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- I think chaos argument makes the pre-determinism impossible. Brains are nonlinear and chaotic and therefore it is not possible to predict their state. But I don't see what role can chaos play in free will. The chaos in computations is still part of the black-box which supplies us with pre-computed states.Apr 12, 2012
- so does mind altering drugs, such antidepressants that are out there we do not know about their effects. Millions of people are on them now.Some take for the down affect an not for purpose intendedApr 21, 2012
- Some times even placebos seem like the 'magic' of the subjective truths out there of bringing happiness and peace of mind.Apr 21, 2012
- Let me point out a similarity between this discussion and the usual discussions with religious people.
When a sophisticated theologian says that “the bible is true” and when a layman says that “the bible is true” they mean almost completely different things. But by defending the wording of the statement, theologians defend layman interpretation even if their reasoning implies that it is wrong. (I actually suspect that theologians are usually aware and quite happy about that.)
Similarly, by saying that “free will exists” Dan Dennet defends common-sense interpretation of the statement. While, as far as I understand, he means something completely different (and very similar to Sam's point of view). And If the discussion is just about how to call things – then I agree with Sam that calling it a “free will” is wrong.Apr 30, 2012
- I'd like to know how this discussion differs from "parametric determinism". Also, how does this perspective relate to post-modernism. Why is it important that "we" as a nation re-define "free will" at all? Doesn't this lead to a discussion of the role of language as power?
SH is heretically and methodically trying to define effective secular systems to understand and improve the human experience. He seeks to drive widespread re-evaluation of the roots, purpose and efficacy of our shared cultural values. Ones that do not rely on the logically incompatible concept of adherence to a limited amount of data proscribed many generations ago.
On some level I wonder if he isn't trying to provide an "apples to apples" argument that hopefully the religious will see isn't that far from theirs. It "accepts the things we cannot change and seeks to change those we can" (to quote a well known cultural meme of Christian origin). He just leaves out all the unnecessary old theories about where knowledge comes from. We know. It comes from observation and thought. Commodities no one can monopolize (usually?). Moreover, this philosophy is focused by process of elimination, on the role of introspection, the value of a strong and positive community, the need to beware of worshipping false idols (bias blindess), and the importance of data.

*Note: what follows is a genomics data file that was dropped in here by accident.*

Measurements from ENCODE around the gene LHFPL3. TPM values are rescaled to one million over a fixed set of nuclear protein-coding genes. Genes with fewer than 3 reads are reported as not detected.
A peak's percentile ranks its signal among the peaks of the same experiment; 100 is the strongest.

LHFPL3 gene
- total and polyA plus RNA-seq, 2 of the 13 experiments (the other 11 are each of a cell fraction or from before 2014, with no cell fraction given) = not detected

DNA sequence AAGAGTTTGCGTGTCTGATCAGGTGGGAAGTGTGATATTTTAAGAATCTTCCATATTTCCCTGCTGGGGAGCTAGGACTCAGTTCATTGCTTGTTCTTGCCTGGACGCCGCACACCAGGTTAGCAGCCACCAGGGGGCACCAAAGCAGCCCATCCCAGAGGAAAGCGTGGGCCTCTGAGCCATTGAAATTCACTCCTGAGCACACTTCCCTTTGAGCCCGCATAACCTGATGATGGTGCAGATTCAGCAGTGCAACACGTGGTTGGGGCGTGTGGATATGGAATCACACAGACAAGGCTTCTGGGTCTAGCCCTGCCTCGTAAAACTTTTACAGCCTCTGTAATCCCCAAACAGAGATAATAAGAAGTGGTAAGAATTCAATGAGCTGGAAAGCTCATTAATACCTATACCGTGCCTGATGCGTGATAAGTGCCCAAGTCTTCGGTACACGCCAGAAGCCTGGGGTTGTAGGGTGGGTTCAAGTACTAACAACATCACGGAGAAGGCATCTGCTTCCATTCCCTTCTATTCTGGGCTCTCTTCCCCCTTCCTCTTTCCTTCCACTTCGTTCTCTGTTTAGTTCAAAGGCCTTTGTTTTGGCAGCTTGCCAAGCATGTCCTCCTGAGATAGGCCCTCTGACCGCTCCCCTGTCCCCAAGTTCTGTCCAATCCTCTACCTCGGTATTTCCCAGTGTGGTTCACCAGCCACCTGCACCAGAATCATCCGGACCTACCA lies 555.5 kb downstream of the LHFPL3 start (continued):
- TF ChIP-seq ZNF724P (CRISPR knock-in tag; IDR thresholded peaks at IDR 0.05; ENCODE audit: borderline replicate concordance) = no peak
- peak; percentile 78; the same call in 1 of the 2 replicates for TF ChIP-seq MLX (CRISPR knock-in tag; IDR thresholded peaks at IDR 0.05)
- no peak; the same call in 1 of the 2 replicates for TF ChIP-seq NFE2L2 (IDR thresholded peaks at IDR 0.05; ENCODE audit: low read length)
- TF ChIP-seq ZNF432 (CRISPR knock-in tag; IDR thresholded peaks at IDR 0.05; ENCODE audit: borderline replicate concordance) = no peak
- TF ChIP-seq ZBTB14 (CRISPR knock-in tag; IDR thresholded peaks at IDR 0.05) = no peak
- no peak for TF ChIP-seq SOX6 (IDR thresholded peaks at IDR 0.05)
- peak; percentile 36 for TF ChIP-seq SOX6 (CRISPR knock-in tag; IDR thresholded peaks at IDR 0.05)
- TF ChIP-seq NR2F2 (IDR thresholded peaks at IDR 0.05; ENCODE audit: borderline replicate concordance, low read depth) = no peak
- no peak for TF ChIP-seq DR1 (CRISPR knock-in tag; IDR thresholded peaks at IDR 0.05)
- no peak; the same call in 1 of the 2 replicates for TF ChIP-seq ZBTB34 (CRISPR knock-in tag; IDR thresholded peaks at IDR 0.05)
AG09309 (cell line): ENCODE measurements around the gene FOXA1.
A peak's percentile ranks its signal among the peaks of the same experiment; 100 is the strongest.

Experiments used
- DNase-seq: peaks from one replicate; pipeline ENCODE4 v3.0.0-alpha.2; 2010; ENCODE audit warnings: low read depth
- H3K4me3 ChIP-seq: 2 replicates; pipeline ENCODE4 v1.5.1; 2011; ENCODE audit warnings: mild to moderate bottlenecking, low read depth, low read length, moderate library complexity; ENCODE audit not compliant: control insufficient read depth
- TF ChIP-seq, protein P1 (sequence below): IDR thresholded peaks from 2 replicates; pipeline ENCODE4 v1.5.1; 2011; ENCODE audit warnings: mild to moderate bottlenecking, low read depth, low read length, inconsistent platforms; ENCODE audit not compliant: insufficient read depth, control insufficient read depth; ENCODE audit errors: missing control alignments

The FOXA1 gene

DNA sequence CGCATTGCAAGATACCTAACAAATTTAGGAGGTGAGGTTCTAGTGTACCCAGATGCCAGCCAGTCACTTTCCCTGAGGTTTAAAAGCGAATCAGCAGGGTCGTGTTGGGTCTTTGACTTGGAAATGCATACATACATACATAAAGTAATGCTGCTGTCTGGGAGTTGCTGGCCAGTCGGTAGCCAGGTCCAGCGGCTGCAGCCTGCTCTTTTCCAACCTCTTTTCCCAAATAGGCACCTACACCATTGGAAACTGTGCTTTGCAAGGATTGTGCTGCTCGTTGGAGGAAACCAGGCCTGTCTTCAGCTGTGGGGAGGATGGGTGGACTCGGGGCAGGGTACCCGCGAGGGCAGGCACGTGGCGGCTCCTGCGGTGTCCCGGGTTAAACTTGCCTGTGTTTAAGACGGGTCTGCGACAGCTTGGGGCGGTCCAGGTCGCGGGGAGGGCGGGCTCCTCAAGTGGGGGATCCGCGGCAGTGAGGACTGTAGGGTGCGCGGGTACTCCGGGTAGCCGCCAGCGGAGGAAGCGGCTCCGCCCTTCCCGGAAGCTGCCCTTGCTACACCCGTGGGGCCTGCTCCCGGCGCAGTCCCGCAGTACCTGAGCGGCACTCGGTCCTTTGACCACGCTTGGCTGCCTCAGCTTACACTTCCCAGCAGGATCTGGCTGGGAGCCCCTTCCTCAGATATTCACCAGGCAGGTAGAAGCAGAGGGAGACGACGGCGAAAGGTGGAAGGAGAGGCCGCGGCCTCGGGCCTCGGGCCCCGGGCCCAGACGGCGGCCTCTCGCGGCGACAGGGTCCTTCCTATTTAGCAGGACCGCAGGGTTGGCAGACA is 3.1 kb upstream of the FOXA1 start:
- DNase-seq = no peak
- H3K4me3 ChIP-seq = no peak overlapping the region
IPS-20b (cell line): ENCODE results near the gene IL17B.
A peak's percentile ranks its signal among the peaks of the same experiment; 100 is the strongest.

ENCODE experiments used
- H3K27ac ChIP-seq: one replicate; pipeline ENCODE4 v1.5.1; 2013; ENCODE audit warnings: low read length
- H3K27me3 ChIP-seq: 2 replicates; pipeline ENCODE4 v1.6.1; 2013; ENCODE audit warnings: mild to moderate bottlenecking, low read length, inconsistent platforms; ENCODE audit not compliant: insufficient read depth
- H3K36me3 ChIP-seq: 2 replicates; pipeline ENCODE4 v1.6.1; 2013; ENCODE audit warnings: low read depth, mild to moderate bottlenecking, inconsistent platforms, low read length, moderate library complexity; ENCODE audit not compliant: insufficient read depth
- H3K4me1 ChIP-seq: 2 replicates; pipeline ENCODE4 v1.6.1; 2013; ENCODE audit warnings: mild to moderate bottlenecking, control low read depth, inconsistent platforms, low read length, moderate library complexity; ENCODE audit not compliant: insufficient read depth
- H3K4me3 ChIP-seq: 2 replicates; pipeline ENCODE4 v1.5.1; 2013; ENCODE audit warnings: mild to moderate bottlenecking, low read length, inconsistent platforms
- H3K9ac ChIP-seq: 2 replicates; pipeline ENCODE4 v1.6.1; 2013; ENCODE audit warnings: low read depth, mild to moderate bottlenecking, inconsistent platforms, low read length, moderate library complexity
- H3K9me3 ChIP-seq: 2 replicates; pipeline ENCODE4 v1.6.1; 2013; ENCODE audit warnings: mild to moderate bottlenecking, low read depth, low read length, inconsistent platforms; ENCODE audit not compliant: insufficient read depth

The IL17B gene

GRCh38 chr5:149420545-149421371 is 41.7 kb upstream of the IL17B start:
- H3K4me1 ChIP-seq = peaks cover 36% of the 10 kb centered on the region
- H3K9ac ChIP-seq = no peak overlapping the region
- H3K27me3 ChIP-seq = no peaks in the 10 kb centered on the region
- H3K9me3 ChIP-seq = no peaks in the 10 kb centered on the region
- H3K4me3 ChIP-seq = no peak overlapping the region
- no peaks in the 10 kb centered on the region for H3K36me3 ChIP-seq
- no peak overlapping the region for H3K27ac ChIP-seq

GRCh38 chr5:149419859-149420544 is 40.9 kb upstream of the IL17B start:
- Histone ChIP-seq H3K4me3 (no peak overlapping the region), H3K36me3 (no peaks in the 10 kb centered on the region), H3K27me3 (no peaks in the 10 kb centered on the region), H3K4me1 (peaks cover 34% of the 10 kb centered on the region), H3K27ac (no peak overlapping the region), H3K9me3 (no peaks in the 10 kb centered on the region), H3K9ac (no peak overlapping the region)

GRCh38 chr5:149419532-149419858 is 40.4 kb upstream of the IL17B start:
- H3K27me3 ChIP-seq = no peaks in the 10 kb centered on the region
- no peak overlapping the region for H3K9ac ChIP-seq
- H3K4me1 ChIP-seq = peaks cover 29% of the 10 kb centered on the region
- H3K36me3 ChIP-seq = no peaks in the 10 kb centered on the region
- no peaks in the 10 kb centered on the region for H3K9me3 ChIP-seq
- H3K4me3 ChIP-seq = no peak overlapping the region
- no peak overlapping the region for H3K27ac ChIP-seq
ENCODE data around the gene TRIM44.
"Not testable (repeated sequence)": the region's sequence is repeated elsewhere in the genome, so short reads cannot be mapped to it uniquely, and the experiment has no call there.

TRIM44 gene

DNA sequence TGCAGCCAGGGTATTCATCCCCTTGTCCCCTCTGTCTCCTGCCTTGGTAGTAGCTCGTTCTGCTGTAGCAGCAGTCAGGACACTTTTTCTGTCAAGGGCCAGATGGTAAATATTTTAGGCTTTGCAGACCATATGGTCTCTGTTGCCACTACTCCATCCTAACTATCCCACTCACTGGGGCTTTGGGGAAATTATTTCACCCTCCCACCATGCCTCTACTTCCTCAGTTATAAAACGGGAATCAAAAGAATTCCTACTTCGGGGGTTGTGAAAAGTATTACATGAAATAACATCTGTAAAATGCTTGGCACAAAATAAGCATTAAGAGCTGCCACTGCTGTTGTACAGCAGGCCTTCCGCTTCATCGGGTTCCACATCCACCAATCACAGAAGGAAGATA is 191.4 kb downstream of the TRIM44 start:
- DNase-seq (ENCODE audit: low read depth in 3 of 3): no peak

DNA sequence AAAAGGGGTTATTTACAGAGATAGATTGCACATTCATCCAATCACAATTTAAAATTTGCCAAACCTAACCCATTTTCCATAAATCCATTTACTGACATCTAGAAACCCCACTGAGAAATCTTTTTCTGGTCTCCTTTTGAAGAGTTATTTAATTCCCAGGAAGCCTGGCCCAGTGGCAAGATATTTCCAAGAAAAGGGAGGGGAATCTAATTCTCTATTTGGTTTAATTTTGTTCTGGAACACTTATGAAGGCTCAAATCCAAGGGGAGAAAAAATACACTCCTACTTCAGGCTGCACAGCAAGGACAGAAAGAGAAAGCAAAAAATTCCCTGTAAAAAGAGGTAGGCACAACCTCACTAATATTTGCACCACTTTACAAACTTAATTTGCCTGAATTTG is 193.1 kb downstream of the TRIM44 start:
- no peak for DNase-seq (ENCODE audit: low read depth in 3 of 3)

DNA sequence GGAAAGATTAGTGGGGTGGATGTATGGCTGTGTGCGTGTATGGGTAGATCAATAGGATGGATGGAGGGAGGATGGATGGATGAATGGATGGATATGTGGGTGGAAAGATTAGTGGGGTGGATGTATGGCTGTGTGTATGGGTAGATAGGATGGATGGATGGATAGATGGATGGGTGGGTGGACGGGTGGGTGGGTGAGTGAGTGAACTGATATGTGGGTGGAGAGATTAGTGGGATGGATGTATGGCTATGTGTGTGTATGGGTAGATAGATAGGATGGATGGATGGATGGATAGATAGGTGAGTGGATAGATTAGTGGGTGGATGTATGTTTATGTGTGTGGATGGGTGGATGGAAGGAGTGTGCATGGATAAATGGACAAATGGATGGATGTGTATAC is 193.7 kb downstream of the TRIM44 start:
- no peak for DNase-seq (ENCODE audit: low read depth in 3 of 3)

His books are fundamental arguments about values and power and the language we use to create and maintain them. I hope, as I think he does, that this sparks a broader, much needed national conversation about meaning and values in all spheres.Jun 15, 2012
- Dr. Harris,
There is a simple way of seeing things which is different from your incompatibilist view, and that is also different from a naive compatibilist view:
Simply put - free-will, although unreal at the level below neurons, is real at the level of consciousness, and is thus real FOR US.
First, it is wrong to talk about reality of free-will without taking into account of the doer's consciousness - to talk about whether free-will is real or not in void is utterly meaningless.
Then, consider this: a piece of rock is, ultimately speaking, unreal. What's real are the atoms that make up the stone. But this does not forbid US from holding it, touching it, and throwing it.
If we can directly manipulate, interact with, control the piece of rock, I say the rock is real FOR US.
In the case of free-will, we do feel we have the freedom to make choices, just like we feel we can manipulate the stone (unless in cases where we have lost such feel: schizophrenic, tumor in the head etc.), this then implies free-will is real FOR US.
A consequence of this is that the responsibility is real FOR US too.
Another way of seeing this is that since consciousness and free-will both emerge from the neuronal level, they are at the same level. Entities at the same levels of emergence be relatively real to each other.
I call this view Relative Entity Realism:
If A and B are at the same level of emergence, and if A can manipulate/control B, B is real relative to A.
In short, reality shouldn't be a straightforward yes or no affair. It is a relative concept, and you have to specify relative to what point of view (or level) when you are talking about its reality.Jul 30, 2012